Github blog with Nikola and Jupyter notebooks - setup and workflow¶
Setting up the github blog and creating a first post with Nikola was surprisingly easy, after having struggled with some alternatives. As easy as it was to set up, it is also easy to forget a few intricacies (although it really isn't that complicated) between one post and the next, a couple of weeks later. So here a short reminder on how to set Nikola up for Github and Jupyter notebooks, and how to post something new. It is assumed that there is already a Github account set up with a
There are several articles on the subject that might also be helpful, but they somehow didn't quite contain all my issues with Python (Anaconda), git and Nikola in one. So here it goes:
1. Getting started: Python environment, installing packages and Nikola, starting the git repo¶
This first part is rather dependent on setup and is documented more completely in various other places, such as the nikola site. Nevertheless, especially if you have Anaconda, the following could be useful.
Nikola has quite a few dependencies that are possibly different from those for everyday Python work. So it makes sense to create a new environment. This is easy with conda (I chose a prompt ending with
# because of a conflict with the dollar sign within markdown quotations. I didn't actually do these commands as root, neither should you have to). By default, my conda installation will create Python 3.5, which is what we need.
user@macbook:~/Projects/user.github.io# conda create --name blog
user@macbook:~/Projects/user.github.io# source activate blog
Conda offers a possibility to copy an environment (using
conda list --explicit) but this doesn't work cross-platform (I already had an environment set-up on Linux and wanted to have the same on my Mac. Alas.).
Using the list of commands outlined here (NB: check it if you start from scratch and also need to set up a Github account), one installs some necessary packages and Nikola with pip. But not before we have installed pip itself in our new environment:
(blog)user@macbook:~/Projects/user.github.io# which pip /Users/user/anaconda/bin/pip
Not located in our environment, so install pip first:
(blog)user@macbook:~/Projects/user.github.io# conda install pip /Users/user/anaconda/envs/blog/bin/pip
That looks better. Now we can install in our environment with pip (NB: from now on, omitting the path and prompt):
pip install nikola pyzmq tornado jinja2 requests sphinx markdown ghp-import2
Upgrade nikola with extras, as recommended on the nikola site
pip install --upgrade "Nikola[extras]"
One thing is still missing: the Jupyter notebook, which adds a rather long list of more packages. Install with conda:
conda install notebook
In my most recent case, I did a
git clone into my directory because I already had a Github repo with Nikola. Typically, you will first do a
nikola init mysite, and add and commit this to a repo, and set a github location as your remote. I am using it for a personal page, so have the following remote:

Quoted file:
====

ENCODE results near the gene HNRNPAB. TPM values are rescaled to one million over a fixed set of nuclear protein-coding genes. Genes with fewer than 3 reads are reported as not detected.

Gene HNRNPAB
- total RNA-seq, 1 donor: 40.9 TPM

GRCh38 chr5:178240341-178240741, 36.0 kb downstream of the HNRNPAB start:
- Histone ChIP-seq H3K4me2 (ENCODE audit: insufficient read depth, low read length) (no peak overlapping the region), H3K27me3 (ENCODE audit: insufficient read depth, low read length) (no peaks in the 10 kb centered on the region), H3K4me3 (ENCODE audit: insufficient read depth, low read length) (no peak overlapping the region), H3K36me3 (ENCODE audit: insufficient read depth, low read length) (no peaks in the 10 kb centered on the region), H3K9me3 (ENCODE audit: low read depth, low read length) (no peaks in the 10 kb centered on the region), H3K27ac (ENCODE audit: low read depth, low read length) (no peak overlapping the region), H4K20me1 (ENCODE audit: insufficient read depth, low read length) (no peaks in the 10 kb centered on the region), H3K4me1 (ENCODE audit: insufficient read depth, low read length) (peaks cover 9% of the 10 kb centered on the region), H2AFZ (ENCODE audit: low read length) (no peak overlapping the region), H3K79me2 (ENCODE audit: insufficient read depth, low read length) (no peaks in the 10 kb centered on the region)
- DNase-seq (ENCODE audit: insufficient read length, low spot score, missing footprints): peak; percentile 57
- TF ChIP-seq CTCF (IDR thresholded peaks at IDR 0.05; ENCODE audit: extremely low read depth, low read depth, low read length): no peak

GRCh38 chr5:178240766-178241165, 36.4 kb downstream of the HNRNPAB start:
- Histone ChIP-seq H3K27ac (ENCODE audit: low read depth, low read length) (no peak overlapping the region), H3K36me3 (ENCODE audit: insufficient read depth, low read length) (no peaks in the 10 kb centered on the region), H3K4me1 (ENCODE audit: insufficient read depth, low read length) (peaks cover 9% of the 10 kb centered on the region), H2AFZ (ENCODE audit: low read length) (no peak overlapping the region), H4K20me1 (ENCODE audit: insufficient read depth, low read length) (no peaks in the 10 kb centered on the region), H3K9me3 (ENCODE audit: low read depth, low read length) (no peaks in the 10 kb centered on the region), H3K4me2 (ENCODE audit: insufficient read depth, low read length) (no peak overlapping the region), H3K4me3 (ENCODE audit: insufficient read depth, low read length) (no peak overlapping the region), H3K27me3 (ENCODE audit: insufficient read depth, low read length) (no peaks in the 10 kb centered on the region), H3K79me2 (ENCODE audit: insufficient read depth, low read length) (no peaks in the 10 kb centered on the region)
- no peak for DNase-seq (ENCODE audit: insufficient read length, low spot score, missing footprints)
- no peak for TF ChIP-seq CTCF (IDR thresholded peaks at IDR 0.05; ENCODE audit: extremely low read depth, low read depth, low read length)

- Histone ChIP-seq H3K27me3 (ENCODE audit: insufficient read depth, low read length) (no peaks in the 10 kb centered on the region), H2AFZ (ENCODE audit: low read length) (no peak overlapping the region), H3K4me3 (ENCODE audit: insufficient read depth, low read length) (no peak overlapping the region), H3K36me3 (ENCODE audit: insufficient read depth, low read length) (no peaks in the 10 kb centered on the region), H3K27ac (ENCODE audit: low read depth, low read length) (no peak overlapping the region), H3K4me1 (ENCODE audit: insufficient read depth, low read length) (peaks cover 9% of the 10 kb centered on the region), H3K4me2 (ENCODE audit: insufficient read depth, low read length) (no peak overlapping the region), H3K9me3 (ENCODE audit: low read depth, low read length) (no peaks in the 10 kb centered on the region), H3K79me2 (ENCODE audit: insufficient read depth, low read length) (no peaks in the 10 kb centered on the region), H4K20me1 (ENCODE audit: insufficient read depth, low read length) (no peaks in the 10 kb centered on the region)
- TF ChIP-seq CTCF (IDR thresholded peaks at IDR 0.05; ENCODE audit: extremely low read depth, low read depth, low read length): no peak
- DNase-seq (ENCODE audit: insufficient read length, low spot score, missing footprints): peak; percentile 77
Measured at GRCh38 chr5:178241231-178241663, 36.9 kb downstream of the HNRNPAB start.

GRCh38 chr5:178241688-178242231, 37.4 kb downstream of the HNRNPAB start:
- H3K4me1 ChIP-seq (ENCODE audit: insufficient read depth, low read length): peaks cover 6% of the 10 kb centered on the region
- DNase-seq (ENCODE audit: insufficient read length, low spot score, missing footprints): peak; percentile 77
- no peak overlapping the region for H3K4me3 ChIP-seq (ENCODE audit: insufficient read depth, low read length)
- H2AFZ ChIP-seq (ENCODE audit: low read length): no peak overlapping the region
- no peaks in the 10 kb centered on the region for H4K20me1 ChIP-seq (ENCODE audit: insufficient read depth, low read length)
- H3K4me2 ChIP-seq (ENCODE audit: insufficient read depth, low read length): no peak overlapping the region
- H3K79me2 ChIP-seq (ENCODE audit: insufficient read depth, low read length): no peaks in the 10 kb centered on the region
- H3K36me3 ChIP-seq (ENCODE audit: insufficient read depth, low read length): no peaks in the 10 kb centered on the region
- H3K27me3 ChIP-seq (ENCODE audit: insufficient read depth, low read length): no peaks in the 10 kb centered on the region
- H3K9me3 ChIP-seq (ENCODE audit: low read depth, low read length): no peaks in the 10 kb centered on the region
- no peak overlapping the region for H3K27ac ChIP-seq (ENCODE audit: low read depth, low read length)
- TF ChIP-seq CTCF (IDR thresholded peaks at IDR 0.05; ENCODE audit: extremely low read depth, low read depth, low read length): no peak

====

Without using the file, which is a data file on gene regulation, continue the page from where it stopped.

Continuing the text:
There is something important to keep in mind with the git repo: there is a source branch (src) and a branch where the HTML will be located, in this case master (for project pages this can be a directory "/docs" inside branch master or directly in a branch gh-pages).
A second thing related to git: make sure there is a
.gitignore file as described in the nikola handbook. Fixing conflicts with files in
/cache is no fun.
To see the file structure of what will be published on the site, do:
git checkout master
This will show an index.html, a directory
blogs and several more site-related things. Going back to the src branch with:
git checkout src
you will see a
conf.py file for Nikola, plus a bunch of other stuff.
By now, we have a Python environment with all necessary packages including Nikola, and a git repository that is linked to our personal Github repo
2. Adding a Jupyter notebook file as a post¶
Let's make the new post with a Jupyter notebook:
nikola new_post -f ipynb
Open the Jupyter console and navigate to the created, empty notebook.
jupyter notebook posts/new_post.ipynb
Now the actual fun starts: you can write text, equations (using the magic command %%latex) and of course Python code, including plots if you make them. This post was also written in a Jupyter notebook. You can see how your post is progressing, by telling nikola:
nikola auto -b
When you are done, save the notebook as you want it to appear. We haven't given any tags yet to the notebook, but that can easily be done now. For this post, I did:
nikola tags --add "nikola, conda, jupyter notebook" posts/blog-with-nikola-and-github-setup-and-workflow.ipynb
Note that this modifies your notebook file (metadata). Also note that if one desires to keep a post hidden from the public (for instance, when deploying the site when there is a post that is still under construction), it can be given the tag
private. This can of course later be removed by
nikola tags --remove
The last action: deploy the post on Github. Here, Nikola really shines by simplicity.
- Jupyter notebooks support inline math using \$ . \$ . This doesn't work automatically for Nikola. The conf.py file contains some lines that need to be commented out (search for mathjax to find those lines).